Alright so before I just go on and on like I said I wouldn't do, let me end this whole thing. Vermintide takes place in a vast and deeply rooted world. Similarities with Left 4 Dead can't be ignored. In fact I'm a little surprised Valve never went after Fatshark for some type of infringement. But who can blame them for using such a great formula and even improving on it? The writing and dialogue are excellent as are the voice actors who speak the lines and the level design is pretty great throughout. Combat is balanced and working as a team and taking risks will lead to some very satisfying matches.

Fatshark keeps making DLC, both free and paid but affordable in any case and worth the money. They also bring regular stability and fix patches which keep the game going strong. I have had very few issues running Vermintide and even though the framerates can be inconsistent during lots of action there are boat loads of settings that will help you get it going smoothly. You can even select how many threads you want your CPU to use for crying out loud. It's got its own VOIP and it doesn't suck so that's a huge plus.

Guys I recommend playing this one or getting back to it if you stopped. Vermintide is great fun, it doesn't have to take a huge amount of time and in my opinion it improves on L4D and it's excellent formula. I've played about 120 hours now and I still look forward to each new session I fire up.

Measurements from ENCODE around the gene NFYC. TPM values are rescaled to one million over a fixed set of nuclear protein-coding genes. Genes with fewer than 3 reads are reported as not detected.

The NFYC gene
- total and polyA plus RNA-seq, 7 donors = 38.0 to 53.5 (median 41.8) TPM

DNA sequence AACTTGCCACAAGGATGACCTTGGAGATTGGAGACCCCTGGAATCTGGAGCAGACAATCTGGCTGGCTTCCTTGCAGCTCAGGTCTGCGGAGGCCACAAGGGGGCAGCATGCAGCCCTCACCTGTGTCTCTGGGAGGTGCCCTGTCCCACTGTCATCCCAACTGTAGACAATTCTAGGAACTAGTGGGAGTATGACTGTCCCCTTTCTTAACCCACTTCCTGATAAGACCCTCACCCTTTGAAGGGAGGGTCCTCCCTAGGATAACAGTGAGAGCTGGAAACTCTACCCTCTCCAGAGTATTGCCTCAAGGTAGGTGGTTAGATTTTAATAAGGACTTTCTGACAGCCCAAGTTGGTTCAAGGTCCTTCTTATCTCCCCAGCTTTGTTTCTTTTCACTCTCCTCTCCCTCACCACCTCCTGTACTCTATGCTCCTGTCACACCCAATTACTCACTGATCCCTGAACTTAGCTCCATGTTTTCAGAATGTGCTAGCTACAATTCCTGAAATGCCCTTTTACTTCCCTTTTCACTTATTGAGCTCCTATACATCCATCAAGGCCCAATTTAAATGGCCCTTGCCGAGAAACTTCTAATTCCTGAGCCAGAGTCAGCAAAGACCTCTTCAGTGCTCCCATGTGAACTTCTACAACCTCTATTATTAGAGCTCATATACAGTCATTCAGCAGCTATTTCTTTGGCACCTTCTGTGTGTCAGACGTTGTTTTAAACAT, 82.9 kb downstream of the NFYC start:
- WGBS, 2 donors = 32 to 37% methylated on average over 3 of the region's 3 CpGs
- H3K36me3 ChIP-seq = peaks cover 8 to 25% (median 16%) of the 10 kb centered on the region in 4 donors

System requirements for Warhammer, The End Times: Vermintide are below


    • OS: Windows 7 64-bit, Windows 8/8.1 64-bit, Windows 10 64-bit*
    • Processor: Intel Core2 Quad Q9500 @ 2.83GHz or AMD Phenom II X4 940
    • Memory: 6 GB RAM
    • Graphics: NVIDIA GeForce GTX 460 or AMD Radeon HD 5770 /w 1GB VRAM
    • DirectX: Version 11
    • Network: Broadband Internet connection
    • Storage: 30 GB available space
    • Additional Notes: *WARNING: 32-bit OS is NOT officially supported at this time


    • OS: Windows 7 64-bit, Windows 8/8.1 64-bit, Windows 10 64-bit*
    • Processor: Intel Core i7-4790K @ 4.00 GHz or AMD FX-9590 @ 4.7 GHz
    • Memory: 8 GB RAM
    • Graphics: NVIDIA GeForce GTX 780 or AMD GPU Radeon R9 290
    • DirectX: Version 11
    • Network: Broadband Internet connection
    • Storage: 30 GB available space
    • Additional Notes: *WARNING: 32-bit OS is NOT officially supported at this time